Serengeti Playground

Serengeti Playground

Thanks to Sheila Britz of New York for this!
What do the President of Botswana and I have in common? We have both sustained cheetah injuries this year! His to his face. Mine to my car.

The Botswana government confirmed today that President Ian Khama had been scratched by a cheetah and had received several stitches in his face. Not a wild cheetah, but a caged cheetah that the president was obviously observing, and nothing serious enough to announce it until the press asked about it, today.

And it probably wasn’t even intentional. Cheetah differ from other cats in that their claws can’t retract.

Cheetah are interacting with tourists (and presidents) more and more. In each of the last two years I’ve had cheetah jump on our car to the terror and delight of my clients.

Earlier this year as we were approaching the edge of the migration in the Serengeti, we encountered a family of four cheetah: big mama looking somewhat weary at her three terrible teens: three 6½-month old not-quite-cubs-any-longer.

Because cheetah are the most harassed of all the cats in the wild, they love anything that doesn’t try to eat them … like tourists. I suspect, though, that if there were another animal in the wild except man that didn’t bother and pester them, they’d come purring over like a lap cat with affection.

Cheetah eat faster than any other cat, because if they don’t, they’ll have the food taken away … by bigger cats like lion and leopard, by hyaena, even by jackal and big birds. It’s a stressful life.

So when something just comes along to look at them, they’re most accommodating if not presumably relaxed by the notion that a man – the greatest hunter and threat to all living things – wants to be its friend!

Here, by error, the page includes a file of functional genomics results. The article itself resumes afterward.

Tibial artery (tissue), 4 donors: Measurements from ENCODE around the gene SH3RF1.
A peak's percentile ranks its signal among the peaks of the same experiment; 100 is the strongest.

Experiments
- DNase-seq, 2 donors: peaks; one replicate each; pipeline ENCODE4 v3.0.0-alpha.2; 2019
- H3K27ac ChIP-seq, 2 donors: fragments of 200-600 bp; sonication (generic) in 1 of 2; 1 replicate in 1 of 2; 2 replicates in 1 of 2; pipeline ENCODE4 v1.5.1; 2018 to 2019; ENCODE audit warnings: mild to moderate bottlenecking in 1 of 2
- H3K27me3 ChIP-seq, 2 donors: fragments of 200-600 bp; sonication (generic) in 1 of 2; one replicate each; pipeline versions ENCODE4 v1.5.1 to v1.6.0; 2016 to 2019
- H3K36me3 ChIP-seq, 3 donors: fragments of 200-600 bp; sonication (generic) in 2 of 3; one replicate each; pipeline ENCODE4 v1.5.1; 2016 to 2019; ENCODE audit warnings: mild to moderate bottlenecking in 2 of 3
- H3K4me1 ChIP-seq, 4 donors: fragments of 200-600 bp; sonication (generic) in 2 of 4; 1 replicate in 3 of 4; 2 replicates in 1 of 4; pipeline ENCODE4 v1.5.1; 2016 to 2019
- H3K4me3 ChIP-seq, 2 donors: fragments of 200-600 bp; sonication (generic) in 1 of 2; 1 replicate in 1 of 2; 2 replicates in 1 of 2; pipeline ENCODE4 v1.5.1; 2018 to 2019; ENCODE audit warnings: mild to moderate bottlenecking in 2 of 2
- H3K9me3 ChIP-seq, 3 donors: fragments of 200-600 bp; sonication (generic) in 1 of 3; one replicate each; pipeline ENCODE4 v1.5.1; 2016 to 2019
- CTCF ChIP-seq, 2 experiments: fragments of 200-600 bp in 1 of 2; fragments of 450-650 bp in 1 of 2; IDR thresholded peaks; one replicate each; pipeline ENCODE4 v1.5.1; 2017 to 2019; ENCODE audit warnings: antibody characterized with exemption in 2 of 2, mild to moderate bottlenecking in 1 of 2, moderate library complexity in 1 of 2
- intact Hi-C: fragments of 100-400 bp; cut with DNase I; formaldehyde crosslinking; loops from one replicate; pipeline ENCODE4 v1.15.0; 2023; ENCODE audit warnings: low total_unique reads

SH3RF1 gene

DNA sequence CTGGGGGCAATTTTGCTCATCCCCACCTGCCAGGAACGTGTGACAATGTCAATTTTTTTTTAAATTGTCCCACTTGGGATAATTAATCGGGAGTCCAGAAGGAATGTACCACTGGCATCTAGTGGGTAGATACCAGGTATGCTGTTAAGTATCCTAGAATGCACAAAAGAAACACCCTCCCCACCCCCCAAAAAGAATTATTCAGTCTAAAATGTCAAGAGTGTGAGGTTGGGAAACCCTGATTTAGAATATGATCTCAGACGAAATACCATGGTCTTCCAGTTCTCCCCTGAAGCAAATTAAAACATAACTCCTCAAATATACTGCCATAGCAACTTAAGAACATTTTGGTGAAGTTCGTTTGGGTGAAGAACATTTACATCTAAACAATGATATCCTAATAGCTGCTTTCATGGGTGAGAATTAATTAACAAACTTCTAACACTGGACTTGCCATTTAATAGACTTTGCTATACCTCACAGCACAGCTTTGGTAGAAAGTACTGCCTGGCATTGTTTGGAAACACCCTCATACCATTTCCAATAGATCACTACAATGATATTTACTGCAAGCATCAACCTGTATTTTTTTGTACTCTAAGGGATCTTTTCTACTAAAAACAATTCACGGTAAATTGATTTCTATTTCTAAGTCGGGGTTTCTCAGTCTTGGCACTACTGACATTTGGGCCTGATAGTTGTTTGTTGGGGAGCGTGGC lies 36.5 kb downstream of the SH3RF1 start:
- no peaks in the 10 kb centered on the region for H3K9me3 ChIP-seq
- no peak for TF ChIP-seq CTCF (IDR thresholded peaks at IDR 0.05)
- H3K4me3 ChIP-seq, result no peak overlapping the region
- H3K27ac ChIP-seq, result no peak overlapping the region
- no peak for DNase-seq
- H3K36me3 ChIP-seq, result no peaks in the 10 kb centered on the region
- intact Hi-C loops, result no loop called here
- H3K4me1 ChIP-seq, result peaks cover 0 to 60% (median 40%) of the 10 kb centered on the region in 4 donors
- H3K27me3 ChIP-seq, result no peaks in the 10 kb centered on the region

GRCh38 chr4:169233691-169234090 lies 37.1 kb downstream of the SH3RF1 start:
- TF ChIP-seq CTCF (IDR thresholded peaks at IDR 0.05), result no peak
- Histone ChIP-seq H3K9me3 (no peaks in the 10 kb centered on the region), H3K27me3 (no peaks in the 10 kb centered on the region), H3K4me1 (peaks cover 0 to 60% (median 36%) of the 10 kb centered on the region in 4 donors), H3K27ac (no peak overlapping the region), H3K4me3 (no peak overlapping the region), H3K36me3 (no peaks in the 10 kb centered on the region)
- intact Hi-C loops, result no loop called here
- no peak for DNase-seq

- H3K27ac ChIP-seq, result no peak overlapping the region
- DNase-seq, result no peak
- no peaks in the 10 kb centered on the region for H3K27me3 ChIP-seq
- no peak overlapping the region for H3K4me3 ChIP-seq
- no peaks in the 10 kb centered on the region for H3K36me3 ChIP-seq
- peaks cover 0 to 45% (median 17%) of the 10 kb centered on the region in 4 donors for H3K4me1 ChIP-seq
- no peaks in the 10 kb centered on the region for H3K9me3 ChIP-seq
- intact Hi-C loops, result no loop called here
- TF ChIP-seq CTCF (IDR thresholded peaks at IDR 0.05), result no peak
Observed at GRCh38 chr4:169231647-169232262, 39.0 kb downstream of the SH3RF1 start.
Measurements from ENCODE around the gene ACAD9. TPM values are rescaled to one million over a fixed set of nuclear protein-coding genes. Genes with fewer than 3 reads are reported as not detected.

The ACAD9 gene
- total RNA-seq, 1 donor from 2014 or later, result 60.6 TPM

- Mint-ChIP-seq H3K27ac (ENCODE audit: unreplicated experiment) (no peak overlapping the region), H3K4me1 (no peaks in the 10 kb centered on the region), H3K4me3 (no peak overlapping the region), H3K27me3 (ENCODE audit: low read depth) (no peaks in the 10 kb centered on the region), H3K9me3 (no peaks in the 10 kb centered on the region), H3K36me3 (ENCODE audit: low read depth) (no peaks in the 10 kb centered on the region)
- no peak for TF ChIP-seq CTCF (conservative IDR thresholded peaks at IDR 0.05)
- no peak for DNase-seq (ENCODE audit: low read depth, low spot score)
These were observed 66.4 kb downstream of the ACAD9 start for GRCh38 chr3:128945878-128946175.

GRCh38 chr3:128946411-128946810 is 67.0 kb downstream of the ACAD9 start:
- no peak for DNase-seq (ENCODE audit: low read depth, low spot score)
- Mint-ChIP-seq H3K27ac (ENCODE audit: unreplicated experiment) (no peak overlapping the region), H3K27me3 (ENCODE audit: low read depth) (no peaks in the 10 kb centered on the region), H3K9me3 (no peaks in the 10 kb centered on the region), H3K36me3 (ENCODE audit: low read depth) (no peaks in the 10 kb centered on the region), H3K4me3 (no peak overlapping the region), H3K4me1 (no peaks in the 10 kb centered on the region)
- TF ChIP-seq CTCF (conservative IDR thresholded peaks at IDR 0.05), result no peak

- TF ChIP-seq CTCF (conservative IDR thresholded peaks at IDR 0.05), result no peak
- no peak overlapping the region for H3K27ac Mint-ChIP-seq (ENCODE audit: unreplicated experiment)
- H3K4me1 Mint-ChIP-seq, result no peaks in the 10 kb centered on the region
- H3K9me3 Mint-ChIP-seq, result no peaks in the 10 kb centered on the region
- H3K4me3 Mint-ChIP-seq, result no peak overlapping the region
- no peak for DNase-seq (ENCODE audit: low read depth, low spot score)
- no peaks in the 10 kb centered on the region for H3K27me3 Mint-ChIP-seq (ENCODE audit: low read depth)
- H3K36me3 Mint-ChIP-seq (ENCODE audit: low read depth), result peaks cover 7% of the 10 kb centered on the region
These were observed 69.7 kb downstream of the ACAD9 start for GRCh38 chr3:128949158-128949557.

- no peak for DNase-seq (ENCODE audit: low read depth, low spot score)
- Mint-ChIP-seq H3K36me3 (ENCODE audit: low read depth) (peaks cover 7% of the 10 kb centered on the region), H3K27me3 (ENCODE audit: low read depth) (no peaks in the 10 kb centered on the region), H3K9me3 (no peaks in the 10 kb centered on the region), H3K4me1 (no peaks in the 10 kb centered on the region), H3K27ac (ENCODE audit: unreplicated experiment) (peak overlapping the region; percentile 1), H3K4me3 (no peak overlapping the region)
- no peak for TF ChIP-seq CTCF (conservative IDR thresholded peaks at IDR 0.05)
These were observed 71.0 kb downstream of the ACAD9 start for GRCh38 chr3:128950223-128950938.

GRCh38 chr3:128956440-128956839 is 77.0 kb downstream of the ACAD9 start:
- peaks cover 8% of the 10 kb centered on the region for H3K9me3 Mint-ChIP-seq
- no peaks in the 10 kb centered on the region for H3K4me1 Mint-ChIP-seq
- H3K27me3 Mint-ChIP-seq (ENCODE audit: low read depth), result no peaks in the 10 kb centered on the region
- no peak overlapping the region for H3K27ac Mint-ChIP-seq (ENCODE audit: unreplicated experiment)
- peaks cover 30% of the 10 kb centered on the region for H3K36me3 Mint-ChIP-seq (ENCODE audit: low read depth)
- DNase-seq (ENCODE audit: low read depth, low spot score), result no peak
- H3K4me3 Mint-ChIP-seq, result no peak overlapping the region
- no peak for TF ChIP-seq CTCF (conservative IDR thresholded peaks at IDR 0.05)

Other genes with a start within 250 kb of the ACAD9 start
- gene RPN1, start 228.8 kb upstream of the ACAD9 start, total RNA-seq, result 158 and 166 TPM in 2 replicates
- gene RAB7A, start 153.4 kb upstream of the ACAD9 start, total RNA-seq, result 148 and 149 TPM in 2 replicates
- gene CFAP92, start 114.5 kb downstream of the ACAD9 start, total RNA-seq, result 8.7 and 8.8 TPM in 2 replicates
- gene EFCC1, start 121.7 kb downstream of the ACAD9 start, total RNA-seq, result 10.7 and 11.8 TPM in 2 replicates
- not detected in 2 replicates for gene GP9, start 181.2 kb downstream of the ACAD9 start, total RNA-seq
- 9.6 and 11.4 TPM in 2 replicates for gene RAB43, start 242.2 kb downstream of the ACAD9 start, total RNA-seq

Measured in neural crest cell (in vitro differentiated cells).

After all, the enemy of my enemy is my friend, right?

Not to mention that a car is pretty high off the flat veld. Jump up on it and you’ll achieve a view far superior to that stumpy little termite mound.

All cats display innate curiosities, particularly as cubs, so when our vehicle stopped at the edge of the migration to watch the antics of the family of four cheetah last March, they were distracted to watch us.

With a head cocked unnaturally to the side of a slithering body that moved sideways around the front of my car, Number One opened his mouth in his pitiful little hiss, stopped, sat down on his haunches and then jumped up on the hood.

Numbers Two and Three meanwhile jumped on the two tires mounted on the backside. And yes, the roof was up and open!

Cheetah began this behavior years ago in all the national parks and reserves where they were protected. As tourism increased driver/guides naturally would try to encourage cheetah onto their car, for the obvious thrill it provides the client.

Rangers and scientists then complained that the growing number of cars around cheetah were disrupting their hunts, and guests should stay well away from them.

This was – at the time, and now – balderdash. I have no doubt that there were hunts disrupted, and we should be extremely mindful of not approaching cheetah on the hunt, but my experience has always been that in the vast majority of situations driver/guides do not disrupt hunts. It’s much more rewarding for a client to see a cheetah hunt than a cheetah tail.

Rather, it was just rangers and scientists pining for the good ole days when everything was pristine and wild. I think that was in the Pleistocene.

In our case, we were the only cars we’d seen the entire morning, and we were in a very, very remote area of the Serengeti. We had four cars, and as soon as the cheetah jumped on mine, the others stayed back.

Number One began admiring himself in my rear view mirror. I could easily have touched him, but everyone – cheetahs and tourists – were having such a grand time I didn’t want to disturb them.

Like cat cubs anywhere, the three of them were suddenly all over the roof, the hood, the tires, tumbling and not quite as sure footed as the mother who had run away and was calling them to no avail.

As Number Two decided to tightrope from the backside under the opened roof to the front, and tottered a bit, there were audible gasps from my clients.

All well and good, until Number Three decided to chew apart the rubber lining we put between the roof and the top edge of the car, to seal the roof when it’s pulled closed. And this was the rainy season and I fully expected the afternoon shower later in the day.

So that did it. I hissed back, and he hissed at me while Number One started to eat our radio antennae. At that point I started shouting and waving my hat and everything else I could find, and finally, reluctantly, the three kids jumped off the car.